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  • Rebecca Stokes

Keeping your wrist strong for aerial and pole

he funny thing about aerial is that every single apparatus requires wrist strength and yet it's the last joint we think about. If progressing correctly you most likely will build strength in the apparatus and your wrists will get strong at a safe and healthy speed as you advance. However progressing too fast or incorrectly can cause an injury.



Here are a few considerations about the wrists.


Warmup properly

This seems obvious, but frequently the wrists are forgotten in a warmup. Make sure that the warmup included wrist movement and is a dynamic warmup. If you want to read more about dynamic warm ups check out the injury prevention page of the blog Totally Stoked Fitness.

Tendons are slower to develop strength compared to muscles.

If you build your muscles too fast your tendons and therefore joints may be playing catch up. Tendons can be two weeks behind muscles in strength and during this growth period safety of the joint may be compromised. Many injuries occur because the muscles strength ratio and tendon strength ratio are not in alignment.

Wrist strength should be developed and part of a progression.

If you are beginning on an apparatus, it's likely that your muscle and tendon strength is growing together evenly. However when you move into intermediate or more advanced training for longer periods of time, joint issues are more likely to occur. If you feel that you muscular strength is greatly increasing and that your joints are unable to keep up, it might be time to slow it done and give the tendons time and try some of the below exercises.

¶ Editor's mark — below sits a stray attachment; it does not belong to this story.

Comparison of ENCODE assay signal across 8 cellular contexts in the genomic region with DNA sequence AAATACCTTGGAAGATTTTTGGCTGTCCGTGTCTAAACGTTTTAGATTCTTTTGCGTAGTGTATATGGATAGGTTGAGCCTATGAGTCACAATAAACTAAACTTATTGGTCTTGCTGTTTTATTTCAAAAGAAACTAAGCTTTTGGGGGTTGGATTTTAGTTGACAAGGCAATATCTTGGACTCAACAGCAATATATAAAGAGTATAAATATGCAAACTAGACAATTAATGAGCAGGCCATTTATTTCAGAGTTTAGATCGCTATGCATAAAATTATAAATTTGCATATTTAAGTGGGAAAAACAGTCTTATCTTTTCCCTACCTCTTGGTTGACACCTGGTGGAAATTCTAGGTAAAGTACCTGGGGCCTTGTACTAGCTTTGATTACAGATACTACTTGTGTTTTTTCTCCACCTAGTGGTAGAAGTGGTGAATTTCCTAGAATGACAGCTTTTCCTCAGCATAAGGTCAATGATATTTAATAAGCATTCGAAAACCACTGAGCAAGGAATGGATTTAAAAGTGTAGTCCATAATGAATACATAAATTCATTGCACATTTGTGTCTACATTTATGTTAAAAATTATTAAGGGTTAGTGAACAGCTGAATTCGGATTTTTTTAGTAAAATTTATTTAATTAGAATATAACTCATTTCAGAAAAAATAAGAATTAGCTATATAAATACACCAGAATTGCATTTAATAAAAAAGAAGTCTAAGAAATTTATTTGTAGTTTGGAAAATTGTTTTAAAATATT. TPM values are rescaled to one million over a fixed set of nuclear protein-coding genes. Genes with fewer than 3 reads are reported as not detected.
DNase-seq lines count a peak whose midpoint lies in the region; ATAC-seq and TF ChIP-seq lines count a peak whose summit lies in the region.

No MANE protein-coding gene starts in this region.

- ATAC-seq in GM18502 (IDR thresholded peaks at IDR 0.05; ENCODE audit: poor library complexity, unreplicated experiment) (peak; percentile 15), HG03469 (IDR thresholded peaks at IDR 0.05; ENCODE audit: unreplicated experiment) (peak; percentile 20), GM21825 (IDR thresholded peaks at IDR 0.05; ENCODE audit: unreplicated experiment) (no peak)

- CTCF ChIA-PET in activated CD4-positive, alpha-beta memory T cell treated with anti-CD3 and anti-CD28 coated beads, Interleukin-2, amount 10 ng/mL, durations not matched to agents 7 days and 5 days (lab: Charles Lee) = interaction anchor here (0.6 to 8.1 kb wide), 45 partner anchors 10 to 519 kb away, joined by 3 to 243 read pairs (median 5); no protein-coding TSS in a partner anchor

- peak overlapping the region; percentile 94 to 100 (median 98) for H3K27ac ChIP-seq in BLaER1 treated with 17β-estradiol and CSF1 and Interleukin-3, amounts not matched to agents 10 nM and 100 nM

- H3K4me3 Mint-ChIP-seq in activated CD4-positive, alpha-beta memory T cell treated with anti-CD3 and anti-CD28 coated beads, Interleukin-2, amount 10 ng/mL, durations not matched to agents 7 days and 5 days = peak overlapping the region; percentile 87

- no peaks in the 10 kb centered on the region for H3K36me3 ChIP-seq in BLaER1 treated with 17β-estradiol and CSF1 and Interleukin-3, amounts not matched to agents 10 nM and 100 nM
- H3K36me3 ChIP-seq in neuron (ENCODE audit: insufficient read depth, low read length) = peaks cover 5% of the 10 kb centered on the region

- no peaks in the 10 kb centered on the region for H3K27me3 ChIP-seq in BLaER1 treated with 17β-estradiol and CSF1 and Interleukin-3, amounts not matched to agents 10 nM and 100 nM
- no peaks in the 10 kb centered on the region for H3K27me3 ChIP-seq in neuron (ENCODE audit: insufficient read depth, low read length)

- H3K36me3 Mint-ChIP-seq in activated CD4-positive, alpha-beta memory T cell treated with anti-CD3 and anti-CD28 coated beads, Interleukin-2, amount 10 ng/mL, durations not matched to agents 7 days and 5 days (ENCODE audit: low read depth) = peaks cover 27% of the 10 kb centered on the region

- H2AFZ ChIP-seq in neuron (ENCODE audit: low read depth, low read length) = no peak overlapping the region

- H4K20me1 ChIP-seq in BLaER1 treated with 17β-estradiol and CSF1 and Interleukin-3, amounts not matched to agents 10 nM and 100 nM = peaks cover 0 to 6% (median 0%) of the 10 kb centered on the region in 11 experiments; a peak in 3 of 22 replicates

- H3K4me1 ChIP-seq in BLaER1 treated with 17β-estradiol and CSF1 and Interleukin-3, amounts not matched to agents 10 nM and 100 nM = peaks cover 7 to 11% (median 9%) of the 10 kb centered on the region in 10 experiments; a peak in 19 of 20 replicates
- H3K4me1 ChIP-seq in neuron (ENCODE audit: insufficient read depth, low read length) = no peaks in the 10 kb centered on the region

Harder moves that require more wrist strength should be part of a progression, meaning working these moves only happens after you have been training for a safe amount of time. Twisted grips, single arm moves and moves that put a lot of pressure on the wrist should not be worked until a participant is strong enough, which is usually deemed by the instructor. During a training session of "wristy" moves the number of attempts should be limited to prevent injury from overuse, again building up strength with each practice session but not over doing it.




Flexibility is a Factor.

Wrist flexibility is also a factor in preventing injury. Aerial silks have several grips that require twisting the wrist and then placing weight on it. In pole, there is the twisted grip Aeysha series that also requires weighting a twisted wrist. Flexibility can increase mobility in twisted grips and make them more comfortable. From a cautionary standpoint, twisted grips should be progressed to and trained only after having strength and when your instructor feels it's time.

Exercises

Start all these exercises with light weights and work yourself up to heavier weights in order to prevent injury.

Wrist Curls

3 sets 12 reps


Wrist Extension

3 sets of 12 reps


Ulnar Deviation and Radial Deviation

3 sets, 12 reps


Wrist Circles

2 sets of 15 circles each direction


Hopefully these exercises can help you strengthen your wrists so that you can continue to enjoy aerial and pole arts.

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